Sen. Dennis Pyle, a Hiawatha Republican, is proposing citizens elect a state auditor for one, four-year term. The auditor would be required to find enough government waste and fraud to pay for itself, otherwise the position would expire.
In a press release, Pyle said the catalyst for his proposal is a recent legislative post audit that revealed the Kansas State Department of Education was allocating to public schools transportation funds contrary to state law. Legislative leaders in the House and Senate requested an independent forensic audit and the suspension of deputy education commissioner Dale Dennis in response, but the state board of education declined both recommendations.
“Given the recent findings of misuse, which took some 30 years to discover, it is apparent a full audit of all branches of state government should happen,” Pyle said.
The audit only went back five years. Auditors discovered Dennis authorized $45 million of overpayment of transportation funds in the last five years. Legislators eliminated a minimum transportation weighting in 1978, so schools may have received unauthorized funding of more than $400 million since then.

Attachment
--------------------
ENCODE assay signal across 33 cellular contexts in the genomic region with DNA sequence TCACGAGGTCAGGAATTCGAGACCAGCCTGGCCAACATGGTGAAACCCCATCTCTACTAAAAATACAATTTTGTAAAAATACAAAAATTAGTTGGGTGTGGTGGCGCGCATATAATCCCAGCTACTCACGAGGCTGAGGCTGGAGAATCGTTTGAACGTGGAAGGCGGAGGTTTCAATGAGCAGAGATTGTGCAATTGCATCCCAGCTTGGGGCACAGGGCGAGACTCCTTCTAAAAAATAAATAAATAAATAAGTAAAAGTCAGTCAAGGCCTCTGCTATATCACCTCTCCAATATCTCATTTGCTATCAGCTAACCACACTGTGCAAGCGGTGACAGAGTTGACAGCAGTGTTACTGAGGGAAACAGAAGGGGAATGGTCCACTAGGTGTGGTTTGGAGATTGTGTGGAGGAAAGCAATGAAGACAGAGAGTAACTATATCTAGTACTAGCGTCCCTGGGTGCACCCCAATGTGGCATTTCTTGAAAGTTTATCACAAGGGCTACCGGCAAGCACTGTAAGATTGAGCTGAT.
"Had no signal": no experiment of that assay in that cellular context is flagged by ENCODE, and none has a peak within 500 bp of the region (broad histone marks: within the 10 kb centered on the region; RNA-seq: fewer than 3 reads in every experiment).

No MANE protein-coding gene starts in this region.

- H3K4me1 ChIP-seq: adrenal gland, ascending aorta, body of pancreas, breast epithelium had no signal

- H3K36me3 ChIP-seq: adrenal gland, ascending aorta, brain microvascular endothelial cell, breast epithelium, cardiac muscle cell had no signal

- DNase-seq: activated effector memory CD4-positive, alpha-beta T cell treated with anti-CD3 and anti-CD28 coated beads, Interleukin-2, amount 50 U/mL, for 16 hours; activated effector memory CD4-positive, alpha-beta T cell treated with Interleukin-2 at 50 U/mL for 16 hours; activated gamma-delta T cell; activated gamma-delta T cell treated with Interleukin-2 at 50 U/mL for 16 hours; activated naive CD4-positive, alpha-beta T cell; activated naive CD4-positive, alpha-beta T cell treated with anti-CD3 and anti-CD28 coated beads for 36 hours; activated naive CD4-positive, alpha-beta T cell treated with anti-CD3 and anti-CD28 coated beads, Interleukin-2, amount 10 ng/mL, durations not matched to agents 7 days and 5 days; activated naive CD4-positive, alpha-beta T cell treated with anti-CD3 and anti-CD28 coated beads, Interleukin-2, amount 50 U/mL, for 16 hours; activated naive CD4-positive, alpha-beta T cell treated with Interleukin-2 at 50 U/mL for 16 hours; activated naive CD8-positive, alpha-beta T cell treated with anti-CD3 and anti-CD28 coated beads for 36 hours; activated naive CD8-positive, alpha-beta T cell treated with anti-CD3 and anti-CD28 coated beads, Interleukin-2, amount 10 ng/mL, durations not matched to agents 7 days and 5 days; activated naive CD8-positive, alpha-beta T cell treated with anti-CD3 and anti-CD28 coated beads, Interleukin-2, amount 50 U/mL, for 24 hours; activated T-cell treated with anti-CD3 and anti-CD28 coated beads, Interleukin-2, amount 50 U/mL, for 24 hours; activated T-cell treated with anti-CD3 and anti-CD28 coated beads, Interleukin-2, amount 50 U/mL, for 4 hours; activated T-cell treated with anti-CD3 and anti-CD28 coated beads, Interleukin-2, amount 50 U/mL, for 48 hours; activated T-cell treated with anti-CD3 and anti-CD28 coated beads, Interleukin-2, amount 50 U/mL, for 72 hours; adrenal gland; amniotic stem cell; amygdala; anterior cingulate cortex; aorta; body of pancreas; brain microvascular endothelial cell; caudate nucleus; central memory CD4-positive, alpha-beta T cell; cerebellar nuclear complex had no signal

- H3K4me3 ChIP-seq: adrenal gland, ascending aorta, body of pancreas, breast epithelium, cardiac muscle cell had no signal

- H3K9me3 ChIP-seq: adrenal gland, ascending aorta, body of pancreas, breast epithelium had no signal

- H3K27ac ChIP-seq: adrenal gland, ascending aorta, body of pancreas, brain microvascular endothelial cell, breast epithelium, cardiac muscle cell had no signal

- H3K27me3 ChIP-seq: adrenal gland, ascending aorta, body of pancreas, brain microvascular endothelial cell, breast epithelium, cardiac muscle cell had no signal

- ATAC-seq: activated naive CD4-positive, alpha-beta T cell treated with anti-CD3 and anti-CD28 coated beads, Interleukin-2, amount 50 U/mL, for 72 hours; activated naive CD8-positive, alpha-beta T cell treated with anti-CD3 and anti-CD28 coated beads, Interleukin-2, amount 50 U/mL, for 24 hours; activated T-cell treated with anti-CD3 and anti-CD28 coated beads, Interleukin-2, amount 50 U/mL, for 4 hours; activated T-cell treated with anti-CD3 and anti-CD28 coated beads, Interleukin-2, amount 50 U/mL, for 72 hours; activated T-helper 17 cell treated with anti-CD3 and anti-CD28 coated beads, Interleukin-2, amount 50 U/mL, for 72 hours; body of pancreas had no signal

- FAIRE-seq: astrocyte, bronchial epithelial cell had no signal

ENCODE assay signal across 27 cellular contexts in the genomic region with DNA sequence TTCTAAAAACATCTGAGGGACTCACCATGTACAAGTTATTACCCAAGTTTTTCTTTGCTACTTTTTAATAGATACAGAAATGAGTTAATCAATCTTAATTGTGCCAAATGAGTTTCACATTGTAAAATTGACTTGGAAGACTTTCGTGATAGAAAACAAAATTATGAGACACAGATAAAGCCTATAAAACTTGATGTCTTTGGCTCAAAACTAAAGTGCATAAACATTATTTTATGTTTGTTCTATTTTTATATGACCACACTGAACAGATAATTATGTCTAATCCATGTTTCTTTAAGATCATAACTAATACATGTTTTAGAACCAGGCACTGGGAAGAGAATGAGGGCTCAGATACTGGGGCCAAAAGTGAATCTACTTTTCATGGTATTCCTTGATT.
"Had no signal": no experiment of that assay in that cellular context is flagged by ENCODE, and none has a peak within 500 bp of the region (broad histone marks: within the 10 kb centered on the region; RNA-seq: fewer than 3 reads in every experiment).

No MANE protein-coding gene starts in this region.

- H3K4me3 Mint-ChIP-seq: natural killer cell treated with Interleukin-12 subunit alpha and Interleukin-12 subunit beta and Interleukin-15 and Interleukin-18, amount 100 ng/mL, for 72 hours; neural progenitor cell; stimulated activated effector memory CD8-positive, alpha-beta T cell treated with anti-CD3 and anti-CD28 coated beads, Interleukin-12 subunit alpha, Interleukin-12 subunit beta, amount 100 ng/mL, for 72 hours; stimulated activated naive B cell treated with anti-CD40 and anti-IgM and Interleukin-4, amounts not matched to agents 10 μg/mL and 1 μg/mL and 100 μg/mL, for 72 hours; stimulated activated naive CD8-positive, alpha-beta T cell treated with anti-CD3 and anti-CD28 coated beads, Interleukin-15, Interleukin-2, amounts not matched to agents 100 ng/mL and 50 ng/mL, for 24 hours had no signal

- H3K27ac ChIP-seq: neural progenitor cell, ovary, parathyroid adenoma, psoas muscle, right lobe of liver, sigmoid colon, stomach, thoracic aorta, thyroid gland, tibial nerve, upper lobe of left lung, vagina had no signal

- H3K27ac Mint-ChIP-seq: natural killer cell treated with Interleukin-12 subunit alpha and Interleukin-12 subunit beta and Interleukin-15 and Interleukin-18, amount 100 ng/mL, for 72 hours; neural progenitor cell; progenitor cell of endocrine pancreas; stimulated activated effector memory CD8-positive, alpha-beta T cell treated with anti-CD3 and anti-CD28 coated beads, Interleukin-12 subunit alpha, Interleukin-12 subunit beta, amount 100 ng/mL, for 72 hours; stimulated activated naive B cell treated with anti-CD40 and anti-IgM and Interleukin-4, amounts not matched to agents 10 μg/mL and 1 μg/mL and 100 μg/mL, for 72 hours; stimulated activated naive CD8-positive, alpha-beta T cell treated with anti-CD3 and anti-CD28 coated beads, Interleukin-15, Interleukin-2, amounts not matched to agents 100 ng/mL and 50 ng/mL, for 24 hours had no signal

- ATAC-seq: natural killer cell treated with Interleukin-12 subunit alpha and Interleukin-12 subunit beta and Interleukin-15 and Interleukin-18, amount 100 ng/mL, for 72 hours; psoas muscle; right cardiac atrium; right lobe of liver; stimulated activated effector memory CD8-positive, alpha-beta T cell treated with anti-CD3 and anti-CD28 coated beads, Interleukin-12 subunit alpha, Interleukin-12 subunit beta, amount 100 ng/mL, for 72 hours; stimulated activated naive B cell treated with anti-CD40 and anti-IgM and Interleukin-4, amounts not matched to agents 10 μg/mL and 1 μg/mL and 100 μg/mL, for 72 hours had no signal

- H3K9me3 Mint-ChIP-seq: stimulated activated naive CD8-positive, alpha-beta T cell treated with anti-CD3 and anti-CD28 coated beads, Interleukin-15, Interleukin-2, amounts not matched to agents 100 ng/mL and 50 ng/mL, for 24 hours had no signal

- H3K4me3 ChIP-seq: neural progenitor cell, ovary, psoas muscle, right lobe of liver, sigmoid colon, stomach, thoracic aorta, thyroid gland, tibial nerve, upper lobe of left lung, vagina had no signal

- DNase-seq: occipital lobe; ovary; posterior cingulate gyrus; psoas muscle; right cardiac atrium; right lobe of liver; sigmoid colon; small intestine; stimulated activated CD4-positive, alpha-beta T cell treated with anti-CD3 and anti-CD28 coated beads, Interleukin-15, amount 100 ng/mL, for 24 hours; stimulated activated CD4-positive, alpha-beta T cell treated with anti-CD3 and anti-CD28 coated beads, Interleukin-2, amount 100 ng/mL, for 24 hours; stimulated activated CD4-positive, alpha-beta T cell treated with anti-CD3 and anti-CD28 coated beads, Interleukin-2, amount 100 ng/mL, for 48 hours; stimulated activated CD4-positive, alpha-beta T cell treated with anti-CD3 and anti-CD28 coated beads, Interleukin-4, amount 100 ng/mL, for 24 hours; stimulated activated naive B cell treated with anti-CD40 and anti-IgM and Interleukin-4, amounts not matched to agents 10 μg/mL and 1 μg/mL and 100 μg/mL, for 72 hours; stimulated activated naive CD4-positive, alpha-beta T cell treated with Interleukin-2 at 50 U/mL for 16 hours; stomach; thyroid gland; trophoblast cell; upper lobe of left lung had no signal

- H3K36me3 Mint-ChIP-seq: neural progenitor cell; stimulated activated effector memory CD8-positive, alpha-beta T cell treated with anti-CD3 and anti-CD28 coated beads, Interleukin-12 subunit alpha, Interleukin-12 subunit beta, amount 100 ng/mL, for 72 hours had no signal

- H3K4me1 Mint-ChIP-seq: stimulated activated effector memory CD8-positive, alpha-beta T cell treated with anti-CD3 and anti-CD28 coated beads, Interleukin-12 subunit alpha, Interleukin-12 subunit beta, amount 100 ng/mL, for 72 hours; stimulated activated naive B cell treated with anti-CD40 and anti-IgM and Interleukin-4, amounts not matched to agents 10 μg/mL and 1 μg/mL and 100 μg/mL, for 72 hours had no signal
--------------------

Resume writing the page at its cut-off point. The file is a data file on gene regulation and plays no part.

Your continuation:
Pyle said a state auditor answerable to the electorate is necessary to “allow sunshine into state government activities and restore some confidence to the citizenry.”
Lawmakers will consider legislation that would authorize the way Dennis determined transportation funding. They also face a Kansas Supreme Court mandated deadline of April 30 to develop a full, new school funding formula. The Court ruled the current formula unconstitutional.
“With Kansas facing many challenges including the pending school finance case, making sure every taxpayer dollar is accounted for and spent for the purpose it was appropriate is more relevant than ever,” Pyle said. “An elected auditor assigned to a specific task to be thoroughly completed and reported within the four year time frame could potentially be a great investment with a great return.”